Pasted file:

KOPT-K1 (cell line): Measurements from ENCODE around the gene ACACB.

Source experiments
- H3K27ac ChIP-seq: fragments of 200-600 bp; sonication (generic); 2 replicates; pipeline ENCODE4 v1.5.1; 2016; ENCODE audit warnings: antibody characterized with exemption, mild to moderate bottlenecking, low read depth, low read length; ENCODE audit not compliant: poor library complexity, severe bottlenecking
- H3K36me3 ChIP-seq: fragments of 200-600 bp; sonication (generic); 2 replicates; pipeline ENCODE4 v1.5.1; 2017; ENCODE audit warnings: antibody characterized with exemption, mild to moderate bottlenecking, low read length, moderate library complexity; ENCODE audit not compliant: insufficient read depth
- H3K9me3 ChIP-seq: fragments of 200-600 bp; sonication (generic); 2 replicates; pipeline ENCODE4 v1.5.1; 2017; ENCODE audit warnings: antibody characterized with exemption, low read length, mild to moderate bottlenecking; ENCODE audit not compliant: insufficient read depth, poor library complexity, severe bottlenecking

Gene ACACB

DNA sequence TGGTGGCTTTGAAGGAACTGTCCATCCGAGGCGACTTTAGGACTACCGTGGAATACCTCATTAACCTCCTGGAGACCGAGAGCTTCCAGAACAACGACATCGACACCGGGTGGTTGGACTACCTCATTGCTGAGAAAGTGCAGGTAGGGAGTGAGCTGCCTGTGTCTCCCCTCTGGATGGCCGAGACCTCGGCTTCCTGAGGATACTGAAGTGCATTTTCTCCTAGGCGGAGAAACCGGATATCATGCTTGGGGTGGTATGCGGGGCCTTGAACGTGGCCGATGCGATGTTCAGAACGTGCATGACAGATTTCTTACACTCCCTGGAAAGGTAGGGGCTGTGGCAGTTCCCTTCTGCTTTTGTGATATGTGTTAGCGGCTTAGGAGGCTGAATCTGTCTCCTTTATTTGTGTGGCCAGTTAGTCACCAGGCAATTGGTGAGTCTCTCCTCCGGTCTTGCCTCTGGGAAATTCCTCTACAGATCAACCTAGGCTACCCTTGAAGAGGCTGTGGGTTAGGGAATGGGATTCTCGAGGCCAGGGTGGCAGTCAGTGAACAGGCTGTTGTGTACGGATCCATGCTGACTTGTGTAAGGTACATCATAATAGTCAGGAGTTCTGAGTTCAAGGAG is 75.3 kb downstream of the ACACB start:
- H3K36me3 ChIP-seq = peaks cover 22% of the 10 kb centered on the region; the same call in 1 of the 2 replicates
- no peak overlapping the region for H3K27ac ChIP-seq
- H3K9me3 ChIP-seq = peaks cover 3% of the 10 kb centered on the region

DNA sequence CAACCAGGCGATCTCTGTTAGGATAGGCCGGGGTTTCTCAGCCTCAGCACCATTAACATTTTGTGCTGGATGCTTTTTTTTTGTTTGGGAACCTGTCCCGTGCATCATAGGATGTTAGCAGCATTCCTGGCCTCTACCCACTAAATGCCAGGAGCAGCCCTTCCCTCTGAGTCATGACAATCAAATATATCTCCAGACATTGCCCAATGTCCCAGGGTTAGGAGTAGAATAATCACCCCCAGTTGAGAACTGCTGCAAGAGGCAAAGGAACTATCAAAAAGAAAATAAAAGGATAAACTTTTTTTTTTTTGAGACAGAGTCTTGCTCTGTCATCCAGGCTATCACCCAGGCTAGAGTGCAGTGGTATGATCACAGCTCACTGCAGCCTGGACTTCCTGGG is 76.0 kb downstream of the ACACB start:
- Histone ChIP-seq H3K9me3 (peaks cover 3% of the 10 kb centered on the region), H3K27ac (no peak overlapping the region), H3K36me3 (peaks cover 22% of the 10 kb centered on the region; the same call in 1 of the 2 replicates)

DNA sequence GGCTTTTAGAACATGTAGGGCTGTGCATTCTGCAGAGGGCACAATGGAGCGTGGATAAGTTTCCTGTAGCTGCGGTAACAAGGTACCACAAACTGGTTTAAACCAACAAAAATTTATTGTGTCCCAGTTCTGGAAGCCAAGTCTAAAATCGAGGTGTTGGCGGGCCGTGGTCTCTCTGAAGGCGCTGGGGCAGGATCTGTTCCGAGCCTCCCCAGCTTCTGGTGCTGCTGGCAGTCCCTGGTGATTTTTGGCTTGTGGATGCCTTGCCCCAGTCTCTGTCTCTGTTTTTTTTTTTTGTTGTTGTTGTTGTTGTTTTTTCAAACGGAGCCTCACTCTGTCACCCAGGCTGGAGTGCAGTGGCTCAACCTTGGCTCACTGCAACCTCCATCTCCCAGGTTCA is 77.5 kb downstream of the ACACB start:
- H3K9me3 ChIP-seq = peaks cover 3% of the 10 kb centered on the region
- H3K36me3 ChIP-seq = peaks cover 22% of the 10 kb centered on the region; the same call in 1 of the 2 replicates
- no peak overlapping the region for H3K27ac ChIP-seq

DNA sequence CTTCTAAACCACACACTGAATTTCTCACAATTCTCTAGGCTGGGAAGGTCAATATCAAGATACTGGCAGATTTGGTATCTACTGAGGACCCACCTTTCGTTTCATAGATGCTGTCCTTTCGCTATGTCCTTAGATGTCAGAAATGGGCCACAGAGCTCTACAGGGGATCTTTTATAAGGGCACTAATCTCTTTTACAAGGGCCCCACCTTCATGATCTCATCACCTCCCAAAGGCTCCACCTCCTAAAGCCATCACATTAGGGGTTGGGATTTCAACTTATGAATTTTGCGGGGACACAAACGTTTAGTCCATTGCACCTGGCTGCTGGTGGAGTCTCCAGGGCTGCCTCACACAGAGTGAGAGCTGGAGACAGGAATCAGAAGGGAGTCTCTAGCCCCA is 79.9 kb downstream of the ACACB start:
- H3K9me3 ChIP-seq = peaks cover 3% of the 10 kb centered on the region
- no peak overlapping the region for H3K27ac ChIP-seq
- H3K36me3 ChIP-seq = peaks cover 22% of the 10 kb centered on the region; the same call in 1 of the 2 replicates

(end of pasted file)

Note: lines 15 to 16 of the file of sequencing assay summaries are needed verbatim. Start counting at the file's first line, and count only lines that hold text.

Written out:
- H3K36me3 ChIP-seq = peaks cover 22% of the 10 kb centered on the region; the same call in 1 of the 2 replicates
- no peak overlapping the region for H3K27ac ChIP-seq